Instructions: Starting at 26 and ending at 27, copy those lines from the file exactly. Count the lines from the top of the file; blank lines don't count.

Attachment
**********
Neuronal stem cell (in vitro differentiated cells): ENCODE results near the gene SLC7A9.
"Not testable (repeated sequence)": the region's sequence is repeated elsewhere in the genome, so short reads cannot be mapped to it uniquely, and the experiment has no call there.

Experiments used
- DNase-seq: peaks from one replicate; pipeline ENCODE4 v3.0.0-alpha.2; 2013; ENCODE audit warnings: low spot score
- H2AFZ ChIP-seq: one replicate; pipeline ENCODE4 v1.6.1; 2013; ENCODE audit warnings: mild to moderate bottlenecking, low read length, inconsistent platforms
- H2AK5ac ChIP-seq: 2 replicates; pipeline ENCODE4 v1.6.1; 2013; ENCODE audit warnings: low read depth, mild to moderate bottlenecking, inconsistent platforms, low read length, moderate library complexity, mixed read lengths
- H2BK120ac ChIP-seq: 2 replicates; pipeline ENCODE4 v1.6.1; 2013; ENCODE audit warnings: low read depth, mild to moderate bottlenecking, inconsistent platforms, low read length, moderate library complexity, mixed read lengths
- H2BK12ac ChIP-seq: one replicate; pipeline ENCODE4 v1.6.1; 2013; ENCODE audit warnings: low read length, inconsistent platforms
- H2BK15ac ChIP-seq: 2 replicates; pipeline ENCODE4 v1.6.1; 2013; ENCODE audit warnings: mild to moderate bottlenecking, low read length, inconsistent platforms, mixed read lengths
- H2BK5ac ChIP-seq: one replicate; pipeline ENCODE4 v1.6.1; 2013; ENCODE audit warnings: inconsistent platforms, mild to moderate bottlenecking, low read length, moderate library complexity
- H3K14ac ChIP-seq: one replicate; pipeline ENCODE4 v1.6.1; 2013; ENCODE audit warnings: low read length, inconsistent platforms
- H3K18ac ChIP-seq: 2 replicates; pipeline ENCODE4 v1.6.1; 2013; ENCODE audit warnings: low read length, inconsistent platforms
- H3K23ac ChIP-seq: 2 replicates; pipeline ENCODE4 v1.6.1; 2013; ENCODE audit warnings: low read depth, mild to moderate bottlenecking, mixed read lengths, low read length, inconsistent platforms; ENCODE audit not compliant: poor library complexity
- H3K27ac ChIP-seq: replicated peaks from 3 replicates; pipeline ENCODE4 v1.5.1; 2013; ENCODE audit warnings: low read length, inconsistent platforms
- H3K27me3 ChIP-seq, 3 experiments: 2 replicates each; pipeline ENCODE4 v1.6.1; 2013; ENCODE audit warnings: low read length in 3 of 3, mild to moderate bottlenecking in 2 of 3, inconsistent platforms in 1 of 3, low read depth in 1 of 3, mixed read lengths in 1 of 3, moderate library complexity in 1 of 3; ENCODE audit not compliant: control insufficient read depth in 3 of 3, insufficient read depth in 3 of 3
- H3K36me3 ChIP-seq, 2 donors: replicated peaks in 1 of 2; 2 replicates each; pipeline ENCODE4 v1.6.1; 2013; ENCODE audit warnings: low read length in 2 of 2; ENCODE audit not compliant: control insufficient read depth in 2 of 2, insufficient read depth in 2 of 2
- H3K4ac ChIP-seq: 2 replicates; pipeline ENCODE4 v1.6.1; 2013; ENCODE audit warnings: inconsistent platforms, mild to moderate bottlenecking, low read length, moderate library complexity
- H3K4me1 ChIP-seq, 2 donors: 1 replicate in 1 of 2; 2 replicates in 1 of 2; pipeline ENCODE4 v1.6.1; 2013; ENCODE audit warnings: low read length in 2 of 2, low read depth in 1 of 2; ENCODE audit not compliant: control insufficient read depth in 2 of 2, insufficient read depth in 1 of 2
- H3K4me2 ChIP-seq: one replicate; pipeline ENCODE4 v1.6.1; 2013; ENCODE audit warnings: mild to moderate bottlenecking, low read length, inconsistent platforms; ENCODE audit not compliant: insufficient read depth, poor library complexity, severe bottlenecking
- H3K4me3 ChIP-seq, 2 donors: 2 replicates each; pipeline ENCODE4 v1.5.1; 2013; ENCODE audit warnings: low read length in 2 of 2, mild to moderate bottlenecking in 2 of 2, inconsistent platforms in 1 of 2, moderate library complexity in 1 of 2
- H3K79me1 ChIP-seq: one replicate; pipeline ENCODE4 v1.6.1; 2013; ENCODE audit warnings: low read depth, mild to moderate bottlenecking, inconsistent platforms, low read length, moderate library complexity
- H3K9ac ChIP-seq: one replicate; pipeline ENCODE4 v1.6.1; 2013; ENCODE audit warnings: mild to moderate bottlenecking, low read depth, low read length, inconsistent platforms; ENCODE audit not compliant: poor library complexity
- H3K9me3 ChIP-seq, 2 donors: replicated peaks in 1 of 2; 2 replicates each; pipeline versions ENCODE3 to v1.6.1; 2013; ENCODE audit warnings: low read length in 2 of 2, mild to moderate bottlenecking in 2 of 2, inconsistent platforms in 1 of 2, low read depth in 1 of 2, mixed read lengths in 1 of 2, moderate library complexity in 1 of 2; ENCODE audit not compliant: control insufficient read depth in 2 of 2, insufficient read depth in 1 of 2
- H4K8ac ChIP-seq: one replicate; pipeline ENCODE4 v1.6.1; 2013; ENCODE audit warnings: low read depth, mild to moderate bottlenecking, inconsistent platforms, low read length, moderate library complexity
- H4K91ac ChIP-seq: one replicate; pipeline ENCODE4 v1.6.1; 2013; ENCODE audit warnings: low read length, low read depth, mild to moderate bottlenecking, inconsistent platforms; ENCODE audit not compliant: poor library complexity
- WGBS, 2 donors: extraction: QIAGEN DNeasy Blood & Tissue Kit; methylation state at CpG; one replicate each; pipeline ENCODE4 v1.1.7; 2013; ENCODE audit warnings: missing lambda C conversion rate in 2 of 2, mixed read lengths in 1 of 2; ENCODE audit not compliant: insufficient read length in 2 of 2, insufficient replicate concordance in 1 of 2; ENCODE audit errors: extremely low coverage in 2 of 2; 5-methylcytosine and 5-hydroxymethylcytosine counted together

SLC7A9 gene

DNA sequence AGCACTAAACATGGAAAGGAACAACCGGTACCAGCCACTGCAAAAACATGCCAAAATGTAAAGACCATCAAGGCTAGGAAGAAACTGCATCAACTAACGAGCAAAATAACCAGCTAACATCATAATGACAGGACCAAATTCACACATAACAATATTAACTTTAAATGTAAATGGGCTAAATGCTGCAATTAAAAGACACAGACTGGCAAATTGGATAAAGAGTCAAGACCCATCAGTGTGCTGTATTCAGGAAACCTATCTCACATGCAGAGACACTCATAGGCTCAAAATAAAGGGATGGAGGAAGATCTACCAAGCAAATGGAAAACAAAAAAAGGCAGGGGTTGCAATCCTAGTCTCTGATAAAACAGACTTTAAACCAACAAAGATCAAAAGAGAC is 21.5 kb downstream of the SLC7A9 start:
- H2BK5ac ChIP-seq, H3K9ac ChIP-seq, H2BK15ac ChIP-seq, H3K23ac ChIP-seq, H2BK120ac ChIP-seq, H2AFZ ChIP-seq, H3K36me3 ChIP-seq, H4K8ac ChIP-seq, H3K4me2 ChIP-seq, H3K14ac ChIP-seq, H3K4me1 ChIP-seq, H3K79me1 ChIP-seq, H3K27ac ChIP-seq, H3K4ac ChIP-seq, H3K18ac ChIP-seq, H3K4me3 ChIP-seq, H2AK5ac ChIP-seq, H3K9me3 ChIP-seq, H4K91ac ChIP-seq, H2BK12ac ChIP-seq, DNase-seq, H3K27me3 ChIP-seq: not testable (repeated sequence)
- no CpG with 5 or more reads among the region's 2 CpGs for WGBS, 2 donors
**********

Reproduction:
- WGBS, 2 donors: extraction: QIAGEN DNeasy Blood & Tissue Kit; methylation state at CpG; one replicate each; pipeline ENCODE4 v1.1.7; 2013; ENCODE audit warnings: missing lambda C conversion rate in 2 of 2, mixed read lengths in 1 of 2; ENCODE audit not compliant: insufficient read length in 2 of 2, insufficient replicate concordance in 1 of 2; ENCODE audit errors: extremely low coverage in 2 of 2; 5-methylcytosine and 5-hydroxymethylcytosine counted together

SLC7A9 gene